Carbs in Liquor

How to Drink Liquor on a Low-Carb Diet

Carbs in Liquor

Low-carb diets, and eating healthy in general, necessitates moderation. As low-carb diets, such as the Keto Diet, become more and more popular, we tend to think that we must forgo alcohol to stick to the diet. We’re here to tell you that this is definitely not true. Though you should always use alcohol with a sense of moderation, dieting does not mean that you need to give up alcohol completely. If you are on a low-carb diet, you may consider switching to liquors, rather than beer or wine, to keep to the low-carbohydrate count.

Pure liquor does not contain carbohydrates. During the drink-making process, the liquor is distilled. This distillation removes any carbohydrates in the liquor and leaves only alcohol remaining. So, if you are drinking pure gin, rum, vodka, whiskey, or tequila, you’ll certainly stick to your lower carb limit. The carbs appear, however, when you begin mixing your liquor with other substances. While a whiskey on the rocks has no carbs, a gin and tonic has about 16 grams of carbohydrates per serving.

Carbs in Sugar

Sugar is carbs. We often associate carbohydrates with grains, such as bread and pasta, but carbohydrates are much more diverse and widespread than we think. Take sugar, for example. Sugar is made up of carbohydrates. So, 100 grams of sugar equates to 100 grams of carbohydrates. This is why many mixed drinks have a high-carb content. Not because of the actual liquor, but because of the sugary mixer. Sodas, artificial juices, and syrups are standard mixers for liquors, but consider trading them out for mixers with a lower carb content to stick to your diet. For example, try a rum and diet coke instead of a rum and coke to lower the sugars in your drink, thereby reducing the carbohydrate count.

Best Low-Carb Liquor Drinks

Low-carb doesn’t mean no-carb! Unless you are on a diet that strictly restricts any carbohydrate consumption, there are plenty of low-carb mixed drink options for you to choose from. If you are on a no-carb diet, then stick to straight liquor as your drink or try a zero carb mixer, like soda water. Below are some of the best lower-carb mixed drink options for your low-carb diet. All measurements are listed as carbohydrates per standard serving and preparation.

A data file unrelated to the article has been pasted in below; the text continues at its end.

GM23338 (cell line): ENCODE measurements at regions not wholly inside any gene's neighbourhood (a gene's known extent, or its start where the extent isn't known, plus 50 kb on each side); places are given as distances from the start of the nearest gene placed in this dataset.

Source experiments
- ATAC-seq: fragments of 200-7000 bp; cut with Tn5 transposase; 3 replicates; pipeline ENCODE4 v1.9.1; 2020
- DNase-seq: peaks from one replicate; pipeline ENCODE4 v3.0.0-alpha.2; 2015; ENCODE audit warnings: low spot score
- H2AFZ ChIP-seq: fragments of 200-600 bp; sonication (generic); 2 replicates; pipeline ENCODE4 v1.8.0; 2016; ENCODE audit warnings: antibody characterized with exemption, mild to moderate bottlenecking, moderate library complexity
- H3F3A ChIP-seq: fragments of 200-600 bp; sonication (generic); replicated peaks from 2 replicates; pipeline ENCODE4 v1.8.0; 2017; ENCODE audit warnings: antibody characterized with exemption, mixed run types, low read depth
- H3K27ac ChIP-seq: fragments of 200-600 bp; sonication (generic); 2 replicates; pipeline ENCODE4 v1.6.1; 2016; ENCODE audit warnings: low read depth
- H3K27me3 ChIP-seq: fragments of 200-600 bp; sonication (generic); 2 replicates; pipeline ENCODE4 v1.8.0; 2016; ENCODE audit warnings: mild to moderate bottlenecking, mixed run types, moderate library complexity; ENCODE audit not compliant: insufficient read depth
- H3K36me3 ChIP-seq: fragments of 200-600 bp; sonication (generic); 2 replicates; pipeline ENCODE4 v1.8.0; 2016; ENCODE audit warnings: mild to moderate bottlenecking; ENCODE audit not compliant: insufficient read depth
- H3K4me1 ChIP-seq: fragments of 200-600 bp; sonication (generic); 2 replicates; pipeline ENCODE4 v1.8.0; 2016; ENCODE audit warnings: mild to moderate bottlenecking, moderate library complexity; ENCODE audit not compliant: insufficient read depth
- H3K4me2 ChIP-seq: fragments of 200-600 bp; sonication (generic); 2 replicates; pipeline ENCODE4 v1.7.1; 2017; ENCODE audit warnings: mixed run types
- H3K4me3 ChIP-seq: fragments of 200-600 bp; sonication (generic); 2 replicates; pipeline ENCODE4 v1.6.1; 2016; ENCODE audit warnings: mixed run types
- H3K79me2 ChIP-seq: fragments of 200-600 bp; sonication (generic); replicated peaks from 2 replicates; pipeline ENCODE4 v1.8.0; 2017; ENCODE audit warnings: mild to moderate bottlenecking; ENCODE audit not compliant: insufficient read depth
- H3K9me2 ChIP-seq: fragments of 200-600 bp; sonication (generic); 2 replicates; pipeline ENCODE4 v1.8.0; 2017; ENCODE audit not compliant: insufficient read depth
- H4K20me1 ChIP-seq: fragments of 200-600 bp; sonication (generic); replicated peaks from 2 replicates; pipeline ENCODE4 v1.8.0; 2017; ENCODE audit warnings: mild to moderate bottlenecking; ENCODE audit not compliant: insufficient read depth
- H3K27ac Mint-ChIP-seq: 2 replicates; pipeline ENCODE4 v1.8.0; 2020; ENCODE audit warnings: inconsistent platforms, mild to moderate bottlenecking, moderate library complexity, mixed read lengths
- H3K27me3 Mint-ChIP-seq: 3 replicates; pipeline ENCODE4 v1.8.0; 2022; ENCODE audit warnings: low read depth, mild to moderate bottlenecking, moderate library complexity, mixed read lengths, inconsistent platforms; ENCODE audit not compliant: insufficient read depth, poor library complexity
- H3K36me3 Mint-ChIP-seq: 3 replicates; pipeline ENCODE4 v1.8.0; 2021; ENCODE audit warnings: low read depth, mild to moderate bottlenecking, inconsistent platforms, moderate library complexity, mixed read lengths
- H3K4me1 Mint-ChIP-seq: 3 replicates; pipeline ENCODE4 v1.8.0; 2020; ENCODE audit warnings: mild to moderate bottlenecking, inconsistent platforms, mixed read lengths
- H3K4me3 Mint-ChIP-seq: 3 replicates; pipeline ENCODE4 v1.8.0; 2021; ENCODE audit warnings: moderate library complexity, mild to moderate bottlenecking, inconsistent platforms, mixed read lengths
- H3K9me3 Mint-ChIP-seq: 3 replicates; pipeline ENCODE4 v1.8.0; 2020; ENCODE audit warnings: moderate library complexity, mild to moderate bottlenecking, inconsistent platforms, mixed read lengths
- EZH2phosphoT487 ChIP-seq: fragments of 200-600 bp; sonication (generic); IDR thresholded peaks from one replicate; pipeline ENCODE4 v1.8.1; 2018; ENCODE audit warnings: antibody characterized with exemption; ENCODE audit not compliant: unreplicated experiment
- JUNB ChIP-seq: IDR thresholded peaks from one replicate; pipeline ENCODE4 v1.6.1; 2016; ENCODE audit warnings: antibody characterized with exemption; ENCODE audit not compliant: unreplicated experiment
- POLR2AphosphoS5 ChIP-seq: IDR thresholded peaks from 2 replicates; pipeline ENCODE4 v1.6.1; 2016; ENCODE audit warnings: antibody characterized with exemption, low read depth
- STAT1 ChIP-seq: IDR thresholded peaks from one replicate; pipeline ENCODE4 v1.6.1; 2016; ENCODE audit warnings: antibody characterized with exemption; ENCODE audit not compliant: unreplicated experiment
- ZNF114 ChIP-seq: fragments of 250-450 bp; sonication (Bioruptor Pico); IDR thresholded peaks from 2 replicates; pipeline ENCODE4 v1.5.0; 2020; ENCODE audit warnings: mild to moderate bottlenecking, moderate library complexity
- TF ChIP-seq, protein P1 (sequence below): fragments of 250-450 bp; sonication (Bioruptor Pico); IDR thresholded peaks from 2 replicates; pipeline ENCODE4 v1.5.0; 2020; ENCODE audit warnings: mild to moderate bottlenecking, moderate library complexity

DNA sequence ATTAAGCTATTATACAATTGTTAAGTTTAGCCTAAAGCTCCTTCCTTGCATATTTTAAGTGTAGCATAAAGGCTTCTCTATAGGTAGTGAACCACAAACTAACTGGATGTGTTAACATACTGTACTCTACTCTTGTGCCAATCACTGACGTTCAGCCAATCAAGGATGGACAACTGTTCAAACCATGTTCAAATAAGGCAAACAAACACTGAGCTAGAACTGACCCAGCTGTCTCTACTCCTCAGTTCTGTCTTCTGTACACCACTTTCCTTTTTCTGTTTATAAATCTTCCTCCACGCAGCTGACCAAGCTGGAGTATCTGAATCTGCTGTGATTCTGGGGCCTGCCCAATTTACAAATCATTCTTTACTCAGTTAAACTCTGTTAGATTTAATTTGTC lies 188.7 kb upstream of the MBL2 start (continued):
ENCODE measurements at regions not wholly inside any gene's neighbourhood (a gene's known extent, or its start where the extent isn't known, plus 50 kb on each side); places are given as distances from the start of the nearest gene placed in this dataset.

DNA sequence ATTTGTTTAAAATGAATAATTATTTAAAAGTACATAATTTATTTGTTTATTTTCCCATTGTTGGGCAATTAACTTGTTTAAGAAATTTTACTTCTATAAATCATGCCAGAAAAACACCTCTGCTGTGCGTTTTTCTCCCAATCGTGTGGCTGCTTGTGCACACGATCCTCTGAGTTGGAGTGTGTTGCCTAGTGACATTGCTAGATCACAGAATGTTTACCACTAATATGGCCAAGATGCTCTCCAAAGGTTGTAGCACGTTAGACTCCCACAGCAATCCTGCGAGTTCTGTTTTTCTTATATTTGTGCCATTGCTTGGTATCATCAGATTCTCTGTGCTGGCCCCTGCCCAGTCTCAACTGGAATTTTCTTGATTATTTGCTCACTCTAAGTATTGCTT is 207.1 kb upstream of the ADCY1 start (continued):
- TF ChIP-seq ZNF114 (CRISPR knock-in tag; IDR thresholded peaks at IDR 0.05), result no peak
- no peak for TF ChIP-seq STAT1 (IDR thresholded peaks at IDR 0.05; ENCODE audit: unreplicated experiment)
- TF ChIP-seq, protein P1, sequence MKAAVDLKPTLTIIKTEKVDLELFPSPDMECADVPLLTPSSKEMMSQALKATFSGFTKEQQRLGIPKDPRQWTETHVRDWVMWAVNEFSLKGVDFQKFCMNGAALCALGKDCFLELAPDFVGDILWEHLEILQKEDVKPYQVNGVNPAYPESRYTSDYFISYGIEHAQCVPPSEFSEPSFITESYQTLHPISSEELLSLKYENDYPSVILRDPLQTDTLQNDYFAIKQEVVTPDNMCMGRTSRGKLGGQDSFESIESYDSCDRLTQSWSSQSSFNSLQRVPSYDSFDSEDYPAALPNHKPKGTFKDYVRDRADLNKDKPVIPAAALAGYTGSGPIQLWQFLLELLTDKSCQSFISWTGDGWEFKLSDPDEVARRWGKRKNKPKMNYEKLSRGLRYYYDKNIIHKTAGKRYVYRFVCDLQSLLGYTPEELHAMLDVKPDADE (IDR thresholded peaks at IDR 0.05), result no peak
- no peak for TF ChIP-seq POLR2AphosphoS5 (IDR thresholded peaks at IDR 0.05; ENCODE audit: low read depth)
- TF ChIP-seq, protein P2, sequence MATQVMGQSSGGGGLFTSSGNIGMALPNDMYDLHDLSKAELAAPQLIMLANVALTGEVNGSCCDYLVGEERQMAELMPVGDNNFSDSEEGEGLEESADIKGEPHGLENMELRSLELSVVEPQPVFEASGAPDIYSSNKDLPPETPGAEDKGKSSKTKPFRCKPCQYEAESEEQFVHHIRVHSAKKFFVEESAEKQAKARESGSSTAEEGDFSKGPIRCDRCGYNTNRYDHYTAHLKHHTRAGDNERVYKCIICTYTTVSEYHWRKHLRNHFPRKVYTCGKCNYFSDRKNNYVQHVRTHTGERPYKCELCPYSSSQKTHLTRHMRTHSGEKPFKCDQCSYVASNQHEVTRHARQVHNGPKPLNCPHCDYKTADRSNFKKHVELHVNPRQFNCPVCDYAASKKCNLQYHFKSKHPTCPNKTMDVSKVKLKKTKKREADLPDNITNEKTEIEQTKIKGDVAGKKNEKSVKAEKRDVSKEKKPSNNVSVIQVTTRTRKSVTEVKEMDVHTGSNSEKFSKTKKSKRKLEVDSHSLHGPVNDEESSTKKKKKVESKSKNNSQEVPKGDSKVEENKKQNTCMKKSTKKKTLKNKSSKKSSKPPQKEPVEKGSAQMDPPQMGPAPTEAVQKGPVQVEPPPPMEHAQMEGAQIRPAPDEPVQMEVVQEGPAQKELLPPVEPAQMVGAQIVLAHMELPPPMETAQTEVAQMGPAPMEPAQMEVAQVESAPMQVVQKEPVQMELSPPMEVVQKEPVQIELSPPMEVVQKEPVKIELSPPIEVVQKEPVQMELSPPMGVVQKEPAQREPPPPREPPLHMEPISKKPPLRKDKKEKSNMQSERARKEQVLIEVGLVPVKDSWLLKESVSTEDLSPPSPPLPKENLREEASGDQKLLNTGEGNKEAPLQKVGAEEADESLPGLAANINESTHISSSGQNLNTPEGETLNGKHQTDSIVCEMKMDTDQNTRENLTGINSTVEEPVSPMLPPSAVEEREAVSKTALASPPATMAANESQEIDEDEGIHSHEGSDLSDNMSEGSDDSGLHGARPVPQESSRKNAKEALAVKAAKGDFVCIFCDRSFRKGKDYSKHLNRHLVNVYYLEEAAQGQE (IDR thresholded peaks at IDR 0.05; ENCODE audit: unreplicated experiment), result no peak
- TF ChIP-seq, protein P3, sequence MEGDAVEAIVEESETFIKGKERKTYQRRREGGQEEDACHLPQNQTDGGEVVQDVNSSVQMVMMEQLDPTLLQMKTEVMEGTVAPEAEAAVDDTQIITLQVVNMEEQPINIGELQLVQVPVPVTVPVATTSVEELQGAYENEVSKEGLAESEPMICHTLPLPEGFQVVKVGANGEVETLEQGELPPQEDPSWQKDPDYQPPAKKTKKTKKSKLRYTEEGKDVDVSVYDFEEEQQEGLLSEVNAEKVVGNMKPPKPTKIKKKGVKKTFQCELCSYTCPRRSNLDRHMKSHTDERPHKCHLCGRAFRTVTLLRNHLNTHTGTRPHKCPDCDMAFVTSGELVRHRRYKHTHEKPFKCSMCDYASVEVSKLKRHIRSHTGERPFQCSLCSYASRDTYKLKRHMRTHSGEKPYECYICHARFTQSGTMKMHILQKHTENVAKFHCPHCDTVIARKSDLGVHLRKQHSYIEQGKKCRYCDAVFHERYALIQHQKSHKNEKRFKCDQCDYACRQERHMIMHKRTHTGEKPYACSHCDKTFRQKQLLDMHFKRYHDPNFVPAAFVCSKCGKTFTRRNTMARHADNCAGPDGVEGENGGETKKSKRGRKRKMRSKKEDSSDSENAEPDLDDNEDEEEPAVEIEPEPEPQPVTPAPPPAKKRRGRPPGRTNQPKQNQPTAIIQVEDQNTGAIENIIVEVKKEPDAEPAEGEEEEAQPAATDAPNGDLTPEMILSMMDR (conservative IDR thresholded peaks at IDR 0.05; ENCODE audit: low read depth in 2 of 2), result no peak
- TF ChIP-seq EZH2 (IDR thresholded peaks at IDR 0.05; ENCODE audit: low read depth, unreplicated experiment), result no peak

• Pineapple Vodka: 4 grams
  • Cranberry Vodka: 4 grams
  • Bloody Mary: 7 grams
  • Margarita: 8 grams
  • Cosmopolitan: 13 grams
  • Whiskey Sour: 14 grams
  • Gin and Tonic: 16 grams
  • Tequila Sunrise: 24 grams

If none of these float your low-carb boat, then you can simply stick to lower-carb mixers. Tonic, coke, and orange juice are all higher in carb content and better to stray away from. Pineapple juice, cranberry juice, tomato juice, and soda water have lower or no carbohydrates and are better options to stick to the low-carb count.

Do Calories Matter?

The short answer? Yes. If you are on a diet with the intention of losing weight, you will likely be focused on calorie count as well as carb count. Low-carb or no-carb drinks do not mean that they are low-calorie or no-calorie. Low-carb and low-calorie diets are also quite popular, so if you choose one of those diets, consider deciding on your drinks before you go out so you know exactly what to get at the bar. Some good options are vodka soda waters with lime, gin and soda waters, and whiskey sours. These drinks do have calories, but they are relatively lower than other mixed drinks.

Healthiness & Low-Carb Liquor Drinks

The healthiness of a low-carb diet and low-carb drinks is completely dependent on you, your eating habits, and your health needs. As with all diets and eating habits, there is no universal answer to stay healthy. Though low-carb diets are highly popular, cutting down your carbohydrates and only drinking vodka waters may not get you the body goals you are looking for. The first step to healthy dieting is to consult your physician or nutritionist to see what options are the healthiest for you.

If you choose to go on with the low-carb route, make sure that when you are drinking, you are listening to your body and understanding your alcohol limits. With dieting, your body may change, so the amount of alcohol you can drink responsibly may change. Similarly, if you’re used to drinking beer or wine, and choose to switch to liquors to adhere to your low-carb diet, you may consider drinking slower and/or less, as different alcohols have different effects on all of us.

Of course, there is no one answer on how to drink healthy, eat healthy, and be healthy, so make sure to consult your physician before making any big health decisions. Otherwise, don’t skip the vodka soda in fear of violating your low-carb diet! You will be just fine.